Corner Business Block - Lacombe, AB
Posted by: Groundspeak Premium Member ScroogieII
N 52° 27.784 W 113° 43.791
12U E 314552 N 5816048
Quick Description: One of two flatirons on Lacombe's 50th Avenue, the one on this corner has been, at various times, both the older and the newer one.
Location: Alberta, Canada
Date Posted: 6/24/2020 2:12:50 PM
Waymark Code: WM12P2P
Published By: Groundspeak Premium Member bluesnote
Views: 2

Long Description:
Along the south side of Lacombe's 50th Avenue, on either side of 50th Street, are two streets which meet 50th Avenue at 45 degree angles, resulting in a pair of triangular building lots. Each was filled with a building which best fit the dimensions of its lot, a flatiron. The flatiron on the east end, known as the Corner Business Block, was built in 1903, destroyed by the fire of 1906, rebuilt and burned again in 1911. Perhaps hesitant to try a third time, the owner didn't get around to erecting this, the current building on the site, until 1928. In fact, it took nearly another two decades for the second storey to be added. The 1906 fire, incidentally, burned the entire block, save for the other flatiron, the Merchants Bank building. It was built in 1903-05, leaving it as being the older of the flatirons.
CORNER BUSINESS BLOCK
Built in 1928
4913, 4915, 4919 Barnett Ave.

This is not the original building to occupy this site. The Daykin store was built on the premises in 1895. In 1903, a brick building owned by Harry Howell, Druggist, was built here. N.I. McDermid took over the lease of the building from H.A. Day, who purchased it from Howell in 1904. A fire started in the McDermid kitchen consumed the entire 'flatiron block' with the exception of the Merchant's Bank. The block was rebuilt in 1907 and F.L. Smith, purveyor of wines, liquors and cigars, was one of the first businesses to reoccupy the lot. The second business block burned to the ground and in 1928 this structure, closely resembling the old block, was constructed. The second floor was added in 1947, providing living accommodations on the block as well as businesses.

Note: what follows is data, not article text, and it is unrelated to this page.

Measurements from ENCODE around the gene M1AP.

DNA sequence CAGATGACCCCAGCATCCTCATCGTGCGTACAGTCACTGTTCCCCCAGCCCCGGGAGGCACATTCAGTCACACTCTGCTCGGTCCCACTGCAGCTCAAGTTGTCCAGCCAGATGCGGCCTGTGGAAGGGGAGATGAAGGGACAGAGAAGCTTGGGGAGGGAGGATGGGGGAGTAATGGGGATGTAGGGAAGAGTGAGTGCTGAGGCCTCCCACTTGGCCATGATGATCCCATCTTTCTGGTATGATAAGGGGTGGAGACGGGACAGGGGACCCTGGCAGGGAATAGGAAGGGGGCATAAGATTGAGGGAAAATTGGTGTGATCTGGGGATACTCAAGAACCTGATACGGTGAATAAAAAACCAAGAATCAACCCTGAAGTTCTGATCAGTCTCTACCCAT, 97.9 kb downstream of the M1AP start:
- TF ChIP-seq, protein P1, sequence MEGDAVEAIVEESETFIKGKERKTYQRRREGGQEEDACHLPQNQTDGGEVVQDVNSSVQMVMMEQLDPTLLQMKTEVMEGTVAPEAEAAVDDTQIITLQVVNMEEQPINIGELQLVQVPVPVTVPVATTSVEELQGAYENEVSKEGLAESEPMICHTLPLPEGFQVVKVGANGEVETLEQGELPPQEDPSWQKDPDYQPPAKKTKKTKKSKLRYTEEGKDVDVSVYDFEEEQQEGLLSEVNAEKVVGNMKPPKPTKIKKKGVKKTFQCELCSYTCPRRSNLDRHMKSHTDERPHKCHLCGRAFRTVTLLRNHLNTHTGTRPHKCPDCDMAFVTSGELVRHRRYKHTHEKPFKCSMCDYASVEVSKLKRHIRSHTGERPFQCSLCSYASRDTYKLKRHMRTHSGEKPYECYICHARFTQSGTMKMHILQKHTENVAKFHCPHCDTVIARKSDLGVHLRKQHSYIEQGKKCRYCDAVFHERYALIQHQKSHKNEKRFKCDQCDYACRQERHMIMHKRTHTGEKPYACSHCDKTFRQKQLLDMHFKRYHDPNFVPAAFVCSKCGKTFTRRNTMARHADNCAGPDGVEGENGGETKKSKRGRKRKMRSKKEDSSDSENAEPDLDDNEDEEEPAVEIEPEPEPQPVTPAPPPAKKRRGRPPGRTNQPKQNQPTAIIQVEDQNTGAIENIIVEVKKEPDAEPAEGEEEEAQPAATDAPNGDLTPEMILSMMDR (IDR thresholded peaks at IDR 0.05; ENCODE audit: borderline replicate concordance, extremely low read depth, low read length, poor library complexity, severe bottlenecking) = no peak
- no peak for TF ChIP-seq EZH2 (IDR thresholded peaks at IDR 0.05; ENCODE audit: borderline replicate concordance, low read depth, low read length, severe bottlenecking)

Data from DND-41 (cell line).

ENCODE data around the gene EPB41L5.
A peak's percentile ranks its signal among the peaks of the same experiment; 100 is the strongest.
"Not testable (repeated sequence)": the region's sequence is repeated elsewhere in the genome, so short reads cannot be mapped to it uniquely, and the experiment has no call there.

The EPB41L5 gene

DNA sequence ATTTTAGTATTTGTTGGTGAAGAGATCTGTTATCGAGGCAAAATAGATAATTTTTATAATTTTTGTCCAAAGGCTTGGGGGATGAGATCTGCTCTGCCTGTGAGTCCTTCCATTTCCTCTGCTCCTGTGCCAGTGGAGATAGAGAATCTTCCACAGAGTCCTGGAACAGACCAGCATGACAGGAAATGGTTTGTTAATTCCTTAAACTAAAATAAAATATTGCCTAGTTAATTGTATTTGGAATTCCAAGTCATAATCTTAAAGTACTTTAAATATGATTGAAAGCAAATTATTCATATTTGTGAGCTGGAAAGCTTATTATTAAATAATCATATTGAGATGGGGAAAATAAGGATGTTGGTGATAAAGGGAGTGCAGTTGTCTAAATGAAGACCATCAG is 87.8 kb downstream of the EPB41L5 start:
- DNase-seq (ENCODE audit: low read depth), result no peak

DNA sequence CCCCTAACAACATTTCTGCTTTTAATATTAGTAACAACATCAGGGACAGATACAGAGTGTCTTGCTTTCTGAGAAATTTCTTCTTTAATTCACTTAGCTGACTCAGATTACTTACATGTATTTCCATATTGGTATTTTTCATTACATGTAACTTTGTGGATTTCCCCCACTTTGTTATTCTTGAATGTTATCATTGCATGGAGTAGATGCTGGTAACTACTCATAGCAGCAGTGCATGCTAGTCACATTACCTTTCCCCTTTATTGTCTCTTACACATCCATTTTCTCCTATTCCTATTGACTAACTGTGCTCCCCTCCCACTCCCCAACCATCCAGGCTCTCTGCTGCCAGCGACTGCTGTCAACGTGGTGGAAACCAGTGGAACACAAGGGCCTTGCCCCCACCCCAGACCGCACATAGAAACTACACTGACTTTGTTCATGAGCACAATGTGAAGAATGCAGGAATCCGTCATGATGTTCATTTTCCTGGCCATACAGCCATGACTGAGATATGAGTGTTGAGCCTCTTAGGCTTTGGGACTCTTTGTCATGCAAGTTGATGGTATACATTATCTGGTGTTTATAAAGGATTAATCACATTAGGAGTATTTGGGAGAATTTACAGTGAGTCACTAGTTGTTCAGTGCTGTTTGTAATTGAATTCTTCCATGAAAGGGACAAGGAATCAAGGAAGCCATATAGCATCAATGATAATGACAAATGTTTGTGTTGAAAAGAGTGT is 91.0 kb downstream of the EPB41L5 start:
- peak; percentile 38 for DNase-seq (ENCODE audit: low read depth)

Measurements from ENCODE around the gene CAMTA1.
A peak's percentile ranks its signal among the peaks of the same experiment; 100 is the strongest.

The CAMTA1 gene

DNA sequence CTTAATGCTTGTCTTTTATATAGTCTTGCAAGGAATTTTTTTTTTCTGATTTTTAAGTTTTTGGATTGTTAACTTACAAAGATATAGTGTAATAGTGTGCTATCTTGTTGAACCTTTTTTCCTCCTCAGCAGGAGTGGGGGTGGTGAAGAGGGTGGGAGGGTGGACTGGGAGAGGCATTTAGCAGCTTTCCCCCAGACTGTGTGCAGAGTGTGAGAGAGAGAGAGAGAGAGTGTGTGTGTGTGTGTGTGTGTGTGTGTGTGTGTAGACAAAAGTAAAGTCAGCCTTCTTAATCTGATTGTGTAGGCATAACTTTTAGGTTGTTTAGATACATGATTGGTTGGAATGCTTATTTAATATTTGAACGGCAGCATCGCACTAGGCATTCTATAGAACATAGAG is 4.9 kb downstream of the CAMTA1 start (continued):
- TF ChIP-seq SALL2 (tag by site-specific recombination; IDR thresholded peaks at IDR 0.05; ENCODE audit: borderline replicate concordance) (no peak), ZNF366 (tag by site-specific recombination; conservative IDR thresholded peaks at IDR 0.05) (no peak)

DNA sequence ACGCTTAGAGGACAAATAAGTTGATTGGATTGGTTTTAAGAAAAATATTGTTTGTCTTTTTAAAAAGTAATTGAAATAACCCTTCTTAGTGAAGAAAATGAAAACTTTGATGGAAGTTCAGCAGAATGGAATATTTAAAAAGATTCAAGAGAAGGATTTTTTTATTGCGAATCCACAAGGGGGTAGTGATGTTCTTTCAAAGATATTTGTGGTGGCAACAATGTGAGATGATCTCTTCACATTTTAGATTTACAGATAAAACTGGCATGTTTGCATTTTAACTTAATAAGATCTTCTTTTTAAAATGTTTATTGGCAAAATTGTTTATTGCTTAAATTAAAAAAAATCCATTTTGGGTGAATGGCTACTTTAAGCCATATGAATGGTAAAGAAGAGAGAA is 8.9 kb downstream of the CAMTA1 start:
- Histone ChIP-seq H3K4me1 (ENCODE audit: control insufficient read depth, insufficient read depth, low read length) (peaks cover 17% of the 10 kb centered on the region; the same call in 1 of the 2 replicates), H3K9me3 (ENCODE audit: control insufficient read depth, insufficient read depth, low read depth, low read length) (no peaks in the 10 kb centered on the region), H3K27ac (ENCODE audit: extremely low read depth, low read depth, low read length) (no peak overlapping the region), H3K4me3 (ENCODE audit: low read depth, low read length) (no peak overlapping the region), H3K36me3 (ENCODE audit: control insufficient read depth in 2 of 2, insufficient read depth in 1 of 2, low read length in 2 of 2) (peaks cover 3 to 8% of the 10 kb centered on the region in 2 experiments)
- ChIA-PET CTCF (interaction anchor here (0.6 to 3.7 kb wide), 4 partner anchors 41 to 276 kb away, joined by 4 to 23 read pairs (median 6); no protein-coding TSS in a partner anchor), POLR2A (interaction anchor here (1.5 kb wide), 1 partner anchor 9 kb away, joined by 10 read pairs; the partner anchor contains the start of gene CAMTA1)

From the Lacombe Municipal Heritage Survey
Corner Business Block
HISTORICAL CONTEXT
With the completion of the Calgary and Edmonton (C & E) Railway in 1891, a number of stations were erected to accommodate the expanding agricultural population along the rail line. Next to several of their stations, the C & E subdivided town sites, several of which soon grew to some size. One of these was Lacombe, which was named after the venerated Oblate priest. In 1896, Lacombe was incorporated as a village, and, in 1902, it became a town with over 500 people, possessing most of the amenities required of a northern prairie farming community. As Barnett Avenue, running east and west, had emerged as the 'main street' of the village, it was obvious that the property on the corner of Barnett and Railway would play a significant role in the development of Lacombe, despite its unusual shape.

In 1901, this property was owned by a prominent local businessman named C.A. Daykin, who operated a general store there. In 1904, it was acquired by another prominent businessman named Alf Day, who constructed a two-storey brick business block on it, shaped like a flatiron. That was also the year in which the Merchant's Bank of Canada built their larger (and more famous) three-storey flatiron building at the east end of the block on Barnett Avenue. In 1906, a major fire would destroy the entire flatiron block save for the Merchant's Bank. This included Day's business block, which had served as a drug store operated by N.I. McDerimid. Undeterred, Day built another two-storey business block on this site, with a brick veneer and enough room to accommodate several businesses. Unfortunately however, another fire destroyed most of this building in 1928. By this time, however, Day had divested himself of this property, and its new owner was S.W. Paisley. Paisley soon built a new business block, a single storey frame building with brick veneer. In 1947, it would be taken over by a chiropractor named William Pederson, under whom a second storey was added to the structure in 1951. A number of businesses operated from this premises in the years that followed.

HISTORICAL SIGNIFICANCE
The historical significance of the Corner Business Block in Lacombe lies in its provision of structural evidence of the functioning of the business centre of this northern prairie town during the early and middle part of the twentieth century. Due to the major fire that ravished the flatiron block of the town in 1906, newly constructed buildings had to be of brick. As a result, there were more brick business buildings in Lacombe than any other town north of Red Deer during the early part of the century.
From the Alberta Register of Historic Places
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Official Heritage Registry: [Web Link]

Address:
4913, 4915 and 4919 - 50 Avenue
Lacombe, AB
T4L 1K3


Heritage Registry Page Number: Not listed

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